Participants in the annual Active Citizen Program for selected Aboriginal year ten students from Parkes, Condobolin and Lake Cargelligo high schools had an amazing experience with the Penrith Panthers this year.
The six-month reward program of the Central West Police District aims to increase the participants’ awareness in being an active citizen and positive role model in the community, enhancing their cultural knowledge and building up their leadership skills.
This year the program included a once in-a-lifetime experience when the group visited the Penrith Panthers Rugby League Football Club as part of their Sticks To Stadium program. It included a tour of the Panthers’ Rugby League Academy and taking part in a cultural experience – learning about bush tucker, art, throwing boomerangs and tools.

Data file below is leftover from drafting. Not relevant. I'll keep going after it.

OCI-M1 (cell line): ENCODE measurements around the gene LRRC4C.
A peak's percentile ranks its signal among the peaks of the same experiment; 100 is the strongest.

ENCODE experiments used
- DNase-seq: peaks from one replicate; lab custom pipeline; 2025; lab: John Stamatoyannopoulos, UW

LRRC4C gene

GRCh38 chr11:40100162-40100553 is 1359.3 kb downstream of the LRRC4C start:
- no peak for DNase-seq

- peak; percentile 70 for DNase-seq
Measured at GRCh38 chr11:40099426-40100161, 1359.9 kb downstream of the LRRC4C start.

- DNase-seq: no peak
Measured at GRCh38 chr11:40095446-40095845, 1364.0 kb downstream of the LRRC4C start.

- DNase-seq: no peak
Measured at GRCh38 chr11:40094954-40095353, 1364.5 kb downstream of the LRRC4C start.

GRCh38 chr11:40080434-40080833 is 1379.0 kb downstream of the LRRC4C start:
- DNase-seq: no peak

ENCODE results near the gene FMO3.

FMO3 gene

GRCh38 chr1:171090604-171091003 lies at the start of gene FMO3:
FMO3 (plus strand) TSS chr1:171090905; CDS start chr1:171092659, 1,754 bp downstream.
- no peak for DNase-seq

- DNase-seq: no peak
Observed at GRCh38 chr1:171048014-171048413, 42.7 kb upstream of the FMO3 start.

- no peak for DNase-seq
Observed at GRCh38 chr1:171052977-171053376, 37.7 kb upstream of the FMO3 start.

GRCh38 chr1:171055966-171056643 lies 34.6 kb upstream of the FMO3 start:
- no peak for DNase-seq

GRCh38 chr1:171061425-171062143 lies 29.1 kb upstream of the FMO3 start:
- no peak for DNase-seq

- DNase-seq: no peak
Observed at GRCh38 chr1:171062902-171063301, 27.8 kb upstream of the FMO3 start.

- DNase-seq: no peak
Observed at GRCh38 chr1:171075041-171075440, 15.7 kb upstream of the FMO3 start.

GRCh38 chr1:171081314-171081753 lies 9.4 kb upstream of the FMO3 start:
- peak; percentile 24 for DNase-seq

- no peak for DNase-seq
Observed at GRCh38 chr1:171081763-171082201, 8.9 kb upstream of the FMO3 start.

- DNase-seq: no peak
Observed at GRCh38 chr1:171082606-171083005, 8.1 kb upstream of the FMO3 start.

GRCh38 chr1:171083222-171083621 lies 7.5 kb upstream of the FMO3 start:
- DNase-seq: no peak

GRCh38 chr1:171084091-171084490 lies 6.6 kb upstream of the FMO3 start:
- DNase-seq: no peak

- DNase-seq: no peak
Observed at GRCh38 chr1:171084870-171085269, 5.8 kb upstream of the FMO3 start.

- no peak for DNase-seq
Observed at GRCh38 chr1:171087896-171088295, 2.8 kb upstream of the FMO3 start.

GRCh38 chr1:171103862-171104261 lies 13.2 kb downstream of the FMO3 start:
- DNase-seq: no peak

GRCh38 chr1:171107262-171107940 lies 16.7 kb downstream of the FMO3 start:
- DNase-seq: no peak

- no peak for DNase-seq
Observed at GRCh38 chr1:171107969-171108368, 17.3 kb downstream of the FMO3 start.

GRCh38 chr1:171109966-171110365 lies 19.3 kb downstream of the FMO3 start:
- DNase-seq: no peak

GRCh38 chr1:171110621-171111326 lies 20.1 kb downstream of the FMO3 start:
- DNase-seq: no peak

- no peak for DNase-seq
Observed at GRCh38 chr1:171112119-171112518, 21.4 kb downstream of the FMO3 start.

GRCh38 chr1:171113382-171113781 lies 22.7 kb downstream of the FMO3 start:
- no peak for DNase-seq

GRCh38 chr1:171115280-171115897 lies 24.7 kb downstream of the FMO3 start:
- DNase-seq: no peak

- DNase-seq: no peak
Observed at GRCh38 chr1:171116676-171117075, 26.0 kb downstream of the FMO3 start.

The camp finished on a high when the students not only attended the Panthers vs Sharks match, but they also had the privilege of holding the banners on the field as the players ran out. After the match they had the opportunity to meet the players outside the dressing room.
For the rest of the program, participants took part in various local cultural activities, visited local businesses and community groups to find out about their community involvement, and discovered local career opportunities that may be available to them and building up their skills.
The program concluded with a leadership camp in Canberra and Jindabyne, where the participants climbed to the summit of Mount Kosciusko, visited the Royal Military Academy at Duntroon and the Australian War Memorial with a Last Post ceremony at the Tomb of the Unknown Soldier.
The Parkes students in the program were Nicayden Greenwood, Kyah Turnbull and Jarmarra Goolagong. The police members involved included Chief Inspector David Cooper, Inspector Shane Jessep, Senior Constable Daniel Greef, Senior Constable Emma Dyball and ACLO Kevin Read.